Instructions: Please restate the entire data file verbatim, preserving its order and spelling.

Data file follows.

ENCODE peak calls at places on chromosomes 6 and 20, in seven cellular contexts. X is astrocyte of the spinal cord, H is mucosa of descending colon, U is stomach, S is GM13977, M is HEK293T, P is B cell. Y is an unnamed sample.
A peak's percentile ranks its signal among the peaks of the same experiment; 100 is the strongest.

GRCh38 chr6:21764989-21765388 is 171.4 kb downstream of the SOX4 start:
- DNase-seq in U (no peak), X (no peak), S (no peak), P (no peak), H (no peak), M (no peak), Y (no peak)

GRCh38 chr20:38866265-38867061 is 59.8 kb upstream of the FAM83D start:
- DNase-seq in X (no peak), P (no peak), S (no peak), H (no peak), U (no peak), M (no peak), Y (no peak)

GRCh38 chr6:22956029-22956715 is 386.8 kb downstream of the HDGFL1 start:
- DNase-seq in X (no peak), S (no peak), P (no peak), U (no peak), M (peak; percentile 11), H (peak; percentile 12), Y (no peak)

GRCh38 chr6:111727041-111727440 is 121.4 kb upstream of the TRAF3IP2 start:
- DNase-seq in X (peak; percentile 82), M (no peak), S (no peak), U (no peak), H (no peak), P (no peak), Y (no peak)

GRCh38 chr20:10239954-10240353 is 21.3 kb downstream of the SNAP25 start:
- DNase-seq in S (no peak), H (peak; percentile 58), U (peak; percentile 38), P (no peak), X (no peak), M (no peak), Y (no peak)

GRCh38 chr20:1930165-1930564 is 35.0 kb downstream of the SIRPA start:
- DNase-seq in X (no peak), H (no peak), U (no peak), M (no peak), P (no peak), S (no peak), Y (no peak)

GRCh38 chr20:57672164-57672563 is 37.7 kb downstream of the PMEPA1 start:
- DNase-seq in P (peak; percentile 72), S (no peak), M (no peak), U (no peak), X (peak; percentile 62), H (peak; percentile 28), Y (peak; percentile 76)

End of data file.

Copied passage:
ENCODE peak calls at places on chromosomes 6 and 20, in seven cellular contexts. X is astrocyte of the spinal cord, H is mucosa of descending colon, U is stomach, S is GM13977, M is HEK293T, P is B cell. Y is an unnamed sample.
A peak's percentile ranks its signal among the peaks of the same experiment; 100 is the strongest.

GRCh38 chr6:21764989-21765388 is 171.4 kb downstream of the SOX4 start:
- DNase-seq in U (no peak), X (no peak), S (no peak), P (no peak), H (no peak), M (no peak), Y (no peak)

GRCh38 chr20:38866265-38867061 is 59.8 kb upstream of the FAM83D start:
- DNase-seq in X (no peak), P (no peak), S (no peak), H (no peak), U (no peak), M (no peak), Y (no peak)

GRCh38 chr6:22956029-22956715 is 386.8 kb downstream of the HDGFL1 start:
- DNase-seq in X (no peak), S (no peak), P (no peak), U (no peak), M (peak; percentile 11), H (peak; percentile 12), Y (no peak)

GRCh38 chr6:111727041-111727440 is 121.4 kb upstream of the TRAF3IP2 start:
- DNase-seq in X (peak; percentile 82), M (no peak), S (no peak), U (no peak), H (no peak), P (no peak), Y (no peak)

GRCh38 chr20:10239954-10240353 is 21.3 kb downstream of the SNAP25 start:
- DNase-seq in S (no peak), H (peak; percentile 58), U (peak; percentile 38), P (no peak), X (no peak), M (no peak), Y (no peak)

GRCh38 chr20:1930165-1930564 is 35.0 kb downstream of the SIRPA start:
- DNase-seq in X (no peak), H (no peak), U (no peak), M (no peak), P (no peak), S (no peak), Y (no peak)

GRCh38 chr20:57672164-57672563 is 37.7 kb downstream of the PMEPA1 start:
- DNase-seq in P (peak; percentile 72), S (no peak), M (no peak), U (no peak), X (peak; percentile 62), H (peak; percentile 28), Y (peak; percentile 76)